Cristian stated in an interview that he wanted the film to feel like a “novel on screen,” so he litters the film with insignificant details in addition to the important ones. This feels like a very true statement in regards to both of your performances, but especially Cosmina’s, who is in every scene in some shape or form. Even when you aren’t the focus of the scene, you are still in the frame-cleaning, putting things away. Your eyes are often wide when other characters talk, observing them. Were those moments or details instructed/scripted, of was it more of an acting instinct to keep yourself busy around the action constantly?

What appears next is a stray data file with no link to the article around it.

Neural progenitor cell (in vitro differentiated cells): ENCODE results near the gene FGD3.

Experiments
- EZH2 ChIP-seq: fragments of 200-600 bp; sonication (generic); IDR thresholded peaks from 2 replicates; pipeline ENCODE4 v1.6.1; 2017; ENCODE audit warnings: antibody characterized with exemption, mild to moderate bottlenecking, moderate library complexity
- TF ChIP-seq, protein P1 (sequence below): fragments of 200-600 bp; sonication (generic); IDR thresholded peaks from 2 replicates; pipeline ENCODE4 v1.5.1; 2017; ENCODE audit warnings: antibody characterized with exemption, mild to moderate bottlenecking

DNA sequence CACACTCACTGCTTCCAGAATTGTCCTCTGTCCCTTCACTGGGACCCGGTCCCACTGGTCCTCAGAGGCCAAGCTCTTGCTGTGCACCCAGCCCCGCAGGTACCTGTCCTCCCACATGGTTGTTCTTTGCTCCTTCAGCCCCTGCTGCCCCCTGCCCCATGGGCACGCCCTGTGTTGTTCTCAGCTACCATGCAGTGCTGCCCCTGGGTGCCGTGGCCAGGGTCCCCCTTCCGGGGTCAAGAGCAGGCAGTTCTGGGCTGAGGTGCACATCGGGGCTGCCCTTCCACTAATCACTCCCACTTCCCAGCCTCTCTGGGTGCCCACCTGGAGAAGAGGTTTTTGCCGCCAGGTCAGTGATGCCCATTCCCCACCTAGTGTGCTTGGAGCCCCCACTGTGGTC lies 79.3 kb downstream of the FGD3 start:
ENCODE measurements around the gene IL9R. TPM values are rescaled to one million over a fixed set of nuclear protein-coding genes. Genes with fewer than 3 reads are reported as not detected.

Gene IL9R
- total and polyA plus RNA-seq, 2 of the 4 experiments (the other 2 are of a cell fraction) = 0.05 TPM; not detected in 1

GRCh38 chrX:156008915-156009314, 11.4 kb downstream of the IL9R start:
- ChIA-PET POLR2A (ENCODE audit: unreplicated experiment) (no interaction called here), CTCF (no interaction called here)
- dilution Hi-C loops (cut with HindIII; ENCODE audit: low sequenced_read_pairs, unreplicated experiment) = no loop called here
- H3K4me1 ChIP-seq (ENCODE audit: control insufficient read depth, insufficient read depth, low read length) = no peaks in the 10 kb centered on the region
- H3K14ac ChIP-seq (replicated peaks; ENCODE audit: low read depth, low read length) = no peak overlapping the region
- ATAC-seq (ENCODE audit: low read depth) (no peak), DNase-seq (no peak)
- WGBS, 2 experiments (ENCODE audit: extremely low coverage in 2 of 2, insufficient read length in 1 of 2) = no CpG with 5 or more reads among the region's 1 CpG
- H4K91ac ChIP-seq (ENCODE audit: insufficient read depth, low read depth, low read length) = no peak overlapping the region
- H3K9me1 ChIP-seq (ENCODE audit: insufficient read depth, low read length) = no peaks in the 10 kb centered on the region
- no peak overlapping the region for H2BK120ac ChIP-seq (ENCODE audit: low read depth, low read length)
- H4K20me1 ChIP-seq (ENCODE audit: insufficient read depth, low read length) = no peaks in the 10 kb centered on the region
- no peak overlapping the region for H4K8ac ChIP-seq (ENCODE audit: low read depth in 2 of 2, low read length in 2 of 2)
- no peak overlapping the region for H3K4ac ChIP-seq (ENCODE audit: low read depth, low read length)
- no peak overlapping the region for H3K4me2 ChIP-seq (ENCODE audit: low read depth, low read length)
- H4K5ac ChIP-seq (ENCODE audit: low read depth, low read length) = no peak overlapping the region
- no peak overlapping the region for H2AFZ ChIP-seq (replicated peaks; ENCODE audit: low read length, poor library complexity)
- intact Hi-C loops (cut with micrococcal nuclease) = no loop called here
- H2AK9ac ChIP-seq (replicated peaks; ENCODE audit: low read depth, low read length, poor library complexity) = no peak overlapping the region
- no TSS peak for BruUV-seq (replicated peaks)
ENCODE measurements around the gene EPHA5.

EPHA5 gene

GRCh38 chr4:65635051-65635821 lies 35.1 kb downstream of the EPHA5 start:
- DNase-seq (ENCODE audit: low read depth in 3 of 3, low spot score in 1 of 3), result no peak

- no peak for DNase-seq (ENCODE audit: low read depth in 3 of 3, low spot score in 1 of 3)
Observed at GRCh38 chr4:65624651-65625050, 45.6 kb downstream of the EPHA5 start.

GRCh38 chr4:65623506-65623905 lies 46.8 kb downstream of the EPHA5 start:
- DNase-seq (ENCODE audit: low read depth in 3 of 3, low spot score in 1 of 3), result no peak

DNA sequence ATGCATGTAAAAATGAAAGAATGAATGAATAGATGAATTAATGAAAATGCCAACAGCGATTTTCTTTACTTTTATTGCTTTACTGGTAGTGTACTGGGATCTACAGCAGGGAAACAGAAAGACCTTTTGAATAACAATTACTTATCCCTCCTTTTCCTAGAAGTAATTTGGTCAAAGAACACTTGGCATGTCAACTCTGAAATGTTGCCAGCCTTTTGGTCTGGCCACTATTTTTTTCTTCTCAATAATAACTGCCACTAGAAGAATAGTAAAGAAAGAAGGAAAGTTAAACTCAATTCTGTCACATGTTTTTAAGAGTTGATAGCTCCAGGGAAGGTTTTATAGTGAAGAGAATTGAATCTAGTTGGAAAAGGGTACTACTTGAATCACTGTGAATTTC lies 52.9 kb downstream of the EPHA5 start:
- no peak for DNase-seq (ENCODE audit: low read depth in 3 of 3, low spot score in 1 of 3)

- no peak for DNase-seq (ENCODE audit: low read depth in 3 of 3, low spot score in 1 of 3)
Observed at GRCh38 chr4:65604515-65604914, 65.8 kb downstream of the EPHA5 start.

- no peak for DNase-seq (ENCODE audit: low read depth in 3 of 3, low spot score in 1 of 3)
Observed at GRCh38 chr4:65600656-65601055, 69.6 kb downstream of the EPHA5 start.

Cosmina: I look at it in a little different way. After I knew I was going to be a part of the project, I met with Cristian about a week later and he said very happily, “I changed the script!” He was so happy that he decided what to do with the movie. I said, “What’s changed? The story?” “No! I changed the point of view.” And he told me that he did not want to make a real objective story, but he wants to bring up what my character understands from that story. So this is the explanation of why my character is in every scene, even though she isn’t involved with every scene. But she’s there, and she tries to understand what’s happening. It’s like her everyday life. So I didn’t search for actions to do in every scene. I just though, “OK, this is happening to me and I am here. What should I do here?” I just tried to react naturally, because the ideal situation for an actor is to understand who they are at this moment. If you can understand that than the text doesn’t matter because you are the character and everything can happen. You have to react normally, which is easier if you know who you are. And I thought I knew who I was until the middle of the movie when everything became confusing for me, because I just could not understand the way she does not react. When I first read the script, I thought both of these girls were so similar in a way. They have different education, different social levels, but in a way her heart. . . I could understand her heart. But after one month, I went “Oh my god, who is she?” I really wanted not to pretend to understand, but really understand, what she is thinking, what she is feeling. She’s not feeling? She doesn’t react, so she doesn’t feel? Of course she feels, she just doesn’t TRUST her feelings. Which is a bit controversial because she doesn’t trust herself, she doesn’t act, but in a way what she wants is exactly what happens.